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A corrupt businessman commits a murder and the only witness is the girlfriend of another businessman with close connections to the Chinese government, so a bodyguard from Beijing is ... See full summary »
Jackie witnesses his father's death by the skilled hands of a martial arts master with an unknown killing technique. Jackie vows to become a Shaolin monk and avenge his death (not very ... See full summary »
Uncle Tak, the old martial-arts master and medicine in normal life has severe problems with his former student Jonny, who wants nothing more than to kill his old master to show everyone who... See full summary »
A monk from Tibet is sent to Hong Kong by his master. He is to recover a magical bottle to which he has the cap from a lawyer. When these items were united long ago they protected Tibet ... See full summary »
Jackie plays Foh, an expert mechanic who has returned from Japan after a master course at Mitsubishi Motors. He runs a small business in Hong Kong along with his father and two sisters. In his spare time, he also helps the police out by checking cars that have been illegally upgraded. One night, psychotic street racing driver Warner Krugerman, aka Cougar, speeds past Foh and the cops. Foh gets into a car and stops Cougar heroically. Cougar lands in jail, but breaks out eventually. He gets revenge on Foh by trashing his business and kidnapping his sisters. The only way Foh can get his sisters back is by racing cougar in Japan. He now must retrain himself in race car driving so he can be at his best to race Cougar. Written by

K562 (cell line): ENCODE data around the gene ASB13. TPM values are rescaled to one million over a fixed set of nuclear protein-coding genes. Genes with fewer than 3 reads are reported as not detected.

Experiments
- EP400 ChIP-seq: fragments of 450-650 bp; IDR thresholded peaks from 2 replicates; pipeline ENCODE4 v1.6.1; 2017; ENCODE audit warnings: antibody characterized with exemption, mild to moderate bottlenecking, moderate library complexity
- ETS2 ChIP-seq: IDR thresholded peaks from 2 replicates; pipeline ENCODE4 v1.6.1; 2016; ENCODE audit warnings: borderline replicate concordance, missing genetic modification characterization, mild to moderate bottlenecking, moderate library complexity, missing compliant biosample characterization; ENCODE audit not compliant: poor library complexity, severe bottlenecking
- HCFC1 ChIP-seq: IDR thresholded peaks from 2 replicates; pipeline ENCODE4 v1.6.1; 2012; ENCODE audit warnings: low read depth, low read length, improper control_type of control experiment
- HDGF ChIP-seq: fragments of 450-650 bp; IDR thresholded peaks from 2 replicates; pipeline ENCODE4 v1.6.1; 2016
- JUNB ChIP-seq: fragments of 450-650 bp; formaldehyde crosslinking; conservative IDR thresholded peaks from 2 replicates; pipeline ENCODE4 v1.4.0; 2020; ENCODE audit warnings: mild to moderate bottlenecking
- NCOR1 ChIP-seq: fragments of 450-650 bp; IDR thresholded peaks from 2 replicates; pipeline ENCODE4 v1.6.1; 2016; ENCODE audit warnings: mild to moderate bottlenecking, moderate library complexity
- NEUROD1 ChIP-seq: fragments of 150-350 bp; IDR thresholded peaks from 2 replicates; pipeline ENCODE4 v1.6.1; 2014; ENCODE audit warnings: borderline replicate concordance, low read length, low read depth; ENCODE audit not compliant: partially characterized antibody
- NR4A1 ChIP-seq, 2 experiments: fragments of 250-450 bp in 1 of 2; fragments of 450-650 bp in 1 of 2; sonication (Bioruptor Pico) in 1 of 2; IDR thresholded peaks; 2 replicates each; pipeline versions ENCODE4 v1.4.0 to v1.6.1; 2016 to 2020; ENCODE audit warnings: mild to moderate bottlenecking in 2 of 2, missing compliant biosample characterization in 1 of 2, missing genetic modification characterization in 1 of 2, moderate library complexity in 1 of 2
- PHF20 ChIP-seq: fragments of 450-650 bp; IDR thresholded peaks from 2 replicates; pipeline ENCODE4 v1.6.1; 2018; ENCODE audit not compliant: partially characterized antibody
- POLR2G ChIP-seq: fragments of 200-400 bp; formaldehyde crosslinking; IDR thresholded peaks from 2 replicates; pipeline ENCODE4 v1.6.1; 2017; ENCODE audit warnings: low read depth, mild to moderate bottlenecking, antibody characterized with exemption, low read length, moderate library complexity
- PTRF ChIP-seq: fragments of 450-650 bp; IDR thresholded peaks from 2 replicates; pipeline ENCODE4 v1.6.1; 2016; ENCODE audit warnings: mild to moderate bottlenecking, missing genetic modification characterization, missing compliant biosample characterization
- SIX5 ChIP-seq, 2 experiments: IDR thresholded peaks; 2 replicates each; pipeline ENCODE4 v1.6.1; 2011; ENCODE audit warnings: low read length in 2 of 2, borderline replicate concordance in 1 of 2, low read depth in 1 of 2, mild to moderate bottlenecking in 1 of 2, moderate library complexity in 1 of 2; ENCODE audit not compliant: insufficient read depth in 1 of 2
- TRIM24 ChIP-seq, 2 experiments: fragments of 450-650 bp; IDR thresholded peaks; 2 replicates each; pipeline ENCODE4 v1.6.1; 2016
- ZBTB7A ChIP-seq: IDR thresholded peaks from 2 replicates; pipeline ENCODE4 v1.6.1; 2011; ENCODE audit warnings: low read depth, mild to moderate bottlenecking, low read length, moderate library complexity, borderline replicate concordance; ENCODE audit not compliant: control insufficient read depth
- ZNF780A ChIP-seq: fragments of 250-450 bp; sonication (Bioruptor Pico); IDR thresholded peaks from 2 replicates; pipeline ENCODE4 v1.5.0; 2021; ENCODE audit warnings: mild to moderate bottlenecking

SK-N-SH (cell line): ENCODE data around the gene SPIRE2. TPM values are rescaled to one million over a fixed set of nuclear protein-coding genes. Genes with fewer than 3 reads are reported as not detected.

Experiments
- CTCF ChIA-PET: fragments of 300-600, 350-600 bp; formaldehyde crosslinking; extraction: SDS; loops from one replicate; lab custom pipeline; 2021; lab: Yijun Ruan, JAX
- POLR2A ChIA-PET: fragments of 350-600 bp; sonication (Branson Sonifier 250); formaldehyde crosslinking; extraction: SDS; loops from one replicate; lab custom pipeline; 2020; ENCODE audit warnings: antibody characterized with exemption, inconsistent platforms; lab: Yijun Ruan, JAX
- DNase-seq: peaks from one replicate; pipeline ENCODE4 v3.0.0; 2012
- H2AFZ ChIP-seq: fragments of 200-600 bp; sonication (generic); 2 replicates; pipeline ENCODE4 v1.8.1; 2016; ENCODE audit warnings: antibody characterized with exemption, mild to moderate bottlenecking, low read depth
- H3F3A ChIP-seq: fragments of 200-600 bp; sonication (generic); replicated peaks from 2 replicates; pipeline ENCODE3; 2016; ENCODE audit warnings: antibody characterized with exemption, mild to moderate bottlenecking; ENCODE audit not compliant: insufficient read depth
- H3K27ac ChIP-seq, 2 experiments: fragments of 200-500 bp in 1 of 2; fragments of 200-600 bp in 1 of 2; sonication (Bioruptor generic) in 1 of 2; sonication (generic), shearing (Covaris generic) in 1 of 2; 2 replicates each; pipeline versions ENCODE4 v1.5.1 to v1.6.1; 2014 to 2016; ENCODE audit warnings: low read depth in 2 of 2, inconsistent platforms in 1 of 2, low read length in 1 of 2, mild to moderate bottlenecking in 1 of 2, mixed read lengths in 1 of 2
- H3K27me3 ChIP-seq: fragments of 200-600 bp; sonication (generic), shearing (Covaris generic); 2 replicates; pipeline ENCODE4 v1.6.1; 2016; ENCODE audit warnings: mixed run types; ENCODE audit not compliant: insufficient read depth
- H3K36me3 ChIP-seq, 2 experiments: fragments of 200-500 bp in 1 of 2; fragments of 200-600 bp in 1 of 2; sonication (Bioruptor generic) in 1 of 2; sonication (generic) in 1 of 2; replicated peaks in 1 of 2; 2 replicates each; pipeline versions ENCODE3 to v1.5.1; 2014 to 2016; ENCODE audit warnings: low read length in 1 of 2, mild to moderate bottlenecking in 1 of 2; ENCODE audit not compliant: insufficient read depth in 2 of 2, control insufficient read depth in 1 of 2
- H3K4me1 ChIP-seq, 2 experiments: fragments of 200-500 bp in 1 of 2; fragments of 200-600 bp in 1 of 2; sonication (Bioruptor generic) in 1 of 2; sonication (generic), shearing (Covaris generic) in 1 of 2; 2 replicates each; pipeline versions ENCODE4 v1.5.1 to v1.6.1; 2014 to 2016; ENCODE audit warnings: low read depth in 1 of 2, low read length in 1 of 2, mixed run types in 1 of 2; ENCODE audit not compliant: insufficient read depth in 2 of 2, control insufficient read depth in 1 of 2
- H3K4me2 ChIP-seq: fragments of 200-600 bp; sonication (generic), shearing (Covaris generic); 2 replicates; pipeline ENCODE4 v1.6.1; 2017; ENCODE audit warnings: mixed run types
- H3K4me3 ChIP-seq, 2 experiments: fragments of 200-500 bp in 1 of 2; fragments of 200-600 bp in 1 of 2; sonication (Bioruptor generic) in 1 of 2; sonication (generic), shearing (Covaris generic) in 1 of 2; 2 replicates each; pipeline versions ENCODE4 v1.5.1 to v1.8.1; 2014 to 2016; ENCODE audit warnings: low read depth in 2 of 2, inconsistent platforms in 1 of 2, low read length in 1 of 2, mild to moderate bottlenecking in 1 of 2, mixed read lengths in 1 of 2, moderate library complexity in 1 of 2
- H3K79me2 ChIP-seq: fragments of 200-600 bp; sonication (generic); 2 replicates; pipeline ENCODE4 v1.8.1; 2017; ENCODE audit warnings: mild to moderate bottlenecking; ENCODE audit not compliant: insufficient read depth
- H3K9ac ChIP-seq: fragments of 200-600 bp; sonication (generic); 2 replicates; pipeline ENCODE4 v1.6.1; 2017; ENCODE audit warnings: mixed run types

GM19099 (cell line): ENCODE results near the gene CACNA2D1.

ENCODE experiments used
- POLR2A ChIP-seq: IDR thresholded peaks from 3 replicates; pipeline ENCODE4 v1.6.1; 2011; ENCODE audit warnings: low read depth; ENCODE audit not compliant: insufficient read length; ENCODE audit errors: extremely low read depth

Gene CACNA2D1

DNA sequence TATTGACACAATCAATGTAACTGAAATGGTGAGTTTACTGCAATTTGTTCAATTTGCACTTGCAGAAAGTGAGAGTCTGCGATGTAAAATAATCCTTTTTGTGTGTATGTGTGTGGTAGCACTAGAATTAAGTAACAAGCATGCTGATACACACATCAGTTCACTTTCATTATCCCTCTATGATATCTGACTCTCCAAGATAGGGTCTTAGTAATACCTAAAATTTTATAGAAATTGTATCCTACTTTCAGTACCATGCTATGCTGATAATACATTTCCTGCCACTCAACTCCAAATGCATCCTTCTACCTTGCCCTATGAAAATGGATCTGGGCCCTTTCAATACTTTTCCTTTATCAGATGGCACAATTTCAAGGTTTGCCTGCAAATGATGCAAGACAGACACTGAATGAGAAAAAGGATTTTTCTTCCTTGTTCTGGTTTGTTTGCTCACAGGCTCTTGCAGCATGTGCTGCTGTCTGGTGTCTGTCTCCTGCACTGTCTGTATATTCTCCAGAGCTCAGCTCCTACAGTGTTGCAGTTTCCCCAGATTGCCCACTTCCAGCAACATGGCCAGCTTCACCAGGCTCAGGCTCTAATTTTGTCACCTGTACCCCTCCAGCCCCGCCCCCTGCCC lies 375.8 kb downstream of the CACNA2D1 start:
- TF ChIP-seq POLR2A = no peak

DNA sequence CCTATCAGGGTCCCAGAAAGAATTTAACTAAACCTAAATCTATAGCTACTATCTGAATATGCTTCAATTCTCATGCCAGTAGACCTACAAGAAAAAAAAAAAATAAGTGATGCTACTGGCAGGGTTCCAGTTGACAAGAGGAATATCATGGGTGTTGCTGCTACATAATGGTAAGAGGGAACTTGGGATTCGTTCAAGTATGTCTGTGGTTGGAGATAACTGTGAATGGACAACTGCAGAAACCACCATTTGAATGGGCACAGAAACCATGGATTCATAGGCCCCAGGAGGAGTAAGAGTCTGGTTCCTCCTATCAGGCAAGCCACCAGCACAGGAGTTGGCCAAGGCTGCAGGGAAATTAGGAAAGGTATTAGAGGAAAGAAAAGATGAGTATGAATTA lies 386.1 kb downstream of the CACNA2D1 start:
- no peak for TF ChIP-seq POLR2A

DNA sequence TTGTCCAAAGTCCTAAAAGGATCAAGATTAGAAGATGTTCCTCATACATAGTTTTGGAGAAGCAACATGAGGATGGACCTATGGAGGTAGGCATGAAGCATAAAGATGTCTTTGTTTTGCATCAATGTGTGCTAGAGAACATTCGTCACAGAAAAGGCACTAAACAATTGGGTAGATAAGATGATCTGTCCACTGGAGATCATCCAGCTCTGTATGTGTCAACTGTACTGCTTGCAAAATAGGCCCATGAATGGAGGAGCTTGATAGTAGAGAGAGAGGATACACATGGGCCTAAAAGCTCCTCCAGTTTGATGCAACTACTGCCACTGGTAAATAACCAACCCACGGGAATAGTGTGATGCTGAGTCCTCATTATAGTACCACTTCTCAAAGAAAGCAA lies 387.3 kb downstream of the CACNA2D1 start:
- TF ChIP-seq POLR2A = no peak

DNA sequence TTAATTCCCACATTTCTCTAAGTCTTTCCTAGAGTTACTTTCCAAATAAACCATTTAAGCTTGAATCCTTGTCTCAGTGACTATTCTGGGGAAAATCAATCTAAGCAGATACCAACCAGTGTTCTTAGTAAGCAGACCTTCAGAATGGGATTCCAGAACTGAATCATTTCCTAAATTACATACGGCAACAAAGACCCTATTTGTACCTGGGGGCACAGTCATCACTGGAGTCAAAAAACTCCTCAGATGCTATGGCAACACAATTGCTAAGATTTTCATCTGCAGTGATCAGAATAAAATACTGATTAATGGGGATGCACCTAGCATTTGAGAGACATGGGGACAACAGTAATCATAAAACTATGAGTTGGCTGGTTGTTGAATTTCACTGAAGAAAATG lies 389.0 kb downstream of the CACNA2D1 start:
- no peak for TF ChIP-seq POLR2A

Pat McCurry <email@example.com>
One of the most important things in a Jackie Chan movie is the direction. It is important for us, the viewer, to be able to clearly see what's going on. If we can't then we might've just rented a generic Steven Seagal-type martial arts movie because the fights in those movies are completely incomprehensible as well.
So then. This movie has some great car-chases and relevant crashes, it has some amazing fight-scenes and a few really cool stunts. Most of it is completely lost due to crap direction. We get slow-motion photography at totally inappropriate moments (in one case even during the middle of a fight) and occasionally we even get an effect that shows 6 frames per second instead of 24. The fact that the camera is always about 5 inches away from the action doesn't help matters.
All in all, it would've been a great movie if it was possible to figure out what was happening on-screen. Pity.
4 of 4 people found this review helpful.
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